TABLE 2
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Table 2. Multivariate Cox analysis and univariate Cox analysis of overall survival in the construction cohort.

Nomogram construction and validation

Those above-mentioned 5 independent prognostic factors, including sex, age, tumor size, tumor stage, and surgery of the primary site, were incorporated to establish the nomogram in the construction cohort (Figure 2). With the help of this nomogram, we visually predicted the 3-year, 5-year, and 10-year OS of patients with adrenal malignant tumors. As shown in these figures, the prognosis was mainly influenced by age and tumor stage. Tumor size and histological type showed moderate impacts on the prognosis. Whether surgery or not may have a relatively small impact on prognosis, which cannot be ignored, either.

FIGURE 2
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Figure 2. Nomogram for predicting 3-year, 5-year and 10-year overall survival of primary adrenal malignant tumor patients in the construction cohort.

The calibration curves certificated brilliant agreement between the actual and predicted survival at 3 -year, 5-year, and 10-year points, which verified the outstanding accuracy (Figure 3). The AUCs at 3-year, 5-year, and 10-year OS have reached 0.842 (0.813–0.870), 0.840 (0.809–0.871), and 0.834 (0.779–0.889) in the construction cohort, and 0.857 (0.813–0.899), 0.8736 (0.830–0.917), and 0.856 (0.781–0.931) in the validation cohort, respectively. The decision curves proved positive net benefits in predicting 3-year OS in these two cohorts, thus indicating the favorable clinical utility (Figure 4). In both cohorts, the time-dependent ROC analysis demonstrated good discrimination at all time points (Figure 5). We found the best cut-off values of the total points in the nomogram were 165.4 and 243.1, using the X-tile (Figure 6). The Kaplan-Meier method and log-rank test (P < 0.001) demonstrated statistically significant differences in overall survival across the low-risk (12.5–165.4), middle-risk (165.4–243.1), and high-risk (243.1–314.3) groups. This risk classification system can clearly distinguish between patients with different risks.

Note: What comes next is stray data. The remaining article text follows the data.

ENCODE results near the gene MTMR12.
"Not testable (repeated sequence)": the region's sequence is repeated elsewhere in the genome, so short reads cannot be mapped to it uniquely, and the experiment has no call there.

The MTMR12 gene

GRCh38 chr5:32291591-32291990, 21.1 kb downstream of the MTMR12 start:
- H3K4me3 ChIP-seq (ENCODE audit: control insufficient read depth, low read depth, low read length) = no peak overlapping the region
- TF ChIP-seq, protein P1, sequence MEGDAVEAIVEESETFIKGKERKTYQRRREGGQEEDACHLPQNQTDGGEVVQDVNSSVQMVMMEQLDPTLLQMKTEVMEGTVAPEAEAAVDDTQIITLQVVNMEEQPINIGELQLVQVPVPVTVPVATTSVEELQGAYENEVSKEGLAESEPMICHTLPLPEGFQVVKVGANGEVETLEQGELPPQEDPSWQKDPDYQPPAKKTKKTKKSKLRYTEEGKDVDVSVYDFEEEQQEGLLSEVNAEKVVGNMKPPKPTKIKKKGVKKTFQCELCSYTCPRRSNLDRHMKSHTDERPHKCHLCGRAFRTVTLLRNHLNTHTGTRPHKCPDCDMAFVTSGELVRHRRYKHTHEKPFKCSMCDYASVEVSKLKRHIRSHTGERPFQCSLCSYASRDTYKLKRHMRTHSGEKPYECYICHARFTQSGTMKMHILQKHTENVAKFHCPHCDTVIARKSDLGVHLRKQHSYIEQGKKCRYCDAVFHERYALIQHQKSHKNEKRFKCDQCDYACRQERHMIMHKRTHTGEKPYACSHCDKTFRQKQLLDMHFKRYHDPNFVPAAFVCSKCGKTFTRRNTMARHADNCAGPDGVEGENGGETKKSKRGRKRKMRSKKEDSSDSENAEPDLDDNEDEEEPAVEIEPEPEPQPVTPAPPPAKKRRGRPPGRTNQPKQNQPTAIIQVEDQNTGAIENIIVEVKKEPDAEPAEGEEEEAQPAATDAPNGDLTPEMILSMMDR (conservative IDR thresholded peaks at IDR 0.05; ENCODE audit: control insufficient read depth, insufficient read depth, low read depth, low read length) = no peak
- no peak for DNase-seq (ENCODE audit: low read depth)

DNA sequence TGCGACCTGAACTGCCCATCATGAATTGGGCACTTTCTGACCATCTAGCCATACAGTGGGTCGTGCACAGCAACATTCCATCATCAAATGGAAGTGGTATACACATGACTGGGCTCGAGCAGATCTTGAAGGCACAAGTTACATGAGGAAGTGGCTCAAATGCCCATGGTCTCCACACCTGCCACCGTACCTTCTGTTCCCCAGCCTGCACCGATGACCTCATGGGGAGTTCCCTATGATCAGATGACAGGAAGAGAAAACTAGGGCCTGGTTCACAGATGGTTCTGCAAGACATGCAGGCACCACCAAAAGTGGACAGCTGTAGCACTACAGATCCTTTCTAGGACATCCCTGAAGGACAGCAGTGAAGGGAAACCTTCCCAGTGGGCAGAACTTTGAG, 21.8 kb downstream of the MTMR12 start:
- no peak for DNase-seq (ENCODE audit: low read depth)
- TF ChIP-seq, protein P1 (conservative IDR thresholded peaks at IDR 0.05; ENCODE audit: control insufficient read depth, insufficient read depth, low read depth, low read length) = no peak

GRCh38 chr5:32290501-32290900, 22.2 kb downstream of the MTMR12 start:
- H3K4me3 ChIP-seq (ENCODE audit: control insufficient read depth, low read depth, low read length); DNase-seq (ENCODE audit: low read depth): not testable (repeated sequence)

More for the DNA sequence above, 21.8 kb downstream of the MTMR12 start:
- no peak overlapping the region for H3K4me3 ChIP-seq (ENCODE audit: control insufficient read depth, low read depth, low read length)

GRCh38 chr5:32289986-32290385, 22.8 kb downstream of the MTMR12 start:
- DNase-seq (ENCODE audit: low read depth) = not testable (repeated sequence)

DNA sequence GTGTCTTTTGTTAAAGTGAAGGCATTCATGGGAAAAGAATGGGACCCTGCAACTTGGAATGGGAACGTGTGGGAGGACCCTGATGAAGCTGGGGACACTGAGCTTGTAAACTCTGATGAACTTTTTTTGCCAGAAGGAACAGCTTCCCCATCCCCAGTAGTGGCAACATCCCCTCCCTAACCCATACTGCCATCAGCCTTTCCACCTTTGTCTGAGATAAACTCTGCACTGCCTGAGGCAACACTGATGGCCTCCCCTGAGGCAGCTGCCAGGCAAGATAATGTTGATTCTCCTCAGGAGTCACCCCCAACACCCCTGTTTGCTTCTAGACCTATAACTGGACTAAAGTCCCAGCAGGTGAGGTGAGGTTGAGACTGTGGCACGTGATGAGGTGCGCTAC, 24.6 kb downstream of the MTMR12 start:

FIGURE 3
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Figure 3. Calibration curves at 3-year, 5-year and 10-year points in the construction cohort (A) and in the validation cohort (B).

FIGURE 4
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Figure 4. Decision curve analysis at 3-year point in the construction cohort (A) and in the validation cohort (B).

FIGURE 5
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Figure 5. Time-dependent ROC curves at 3-year, 5-year and 10-year points in the construction cohort (A) and in the validation cohort (B).

FIGURE 6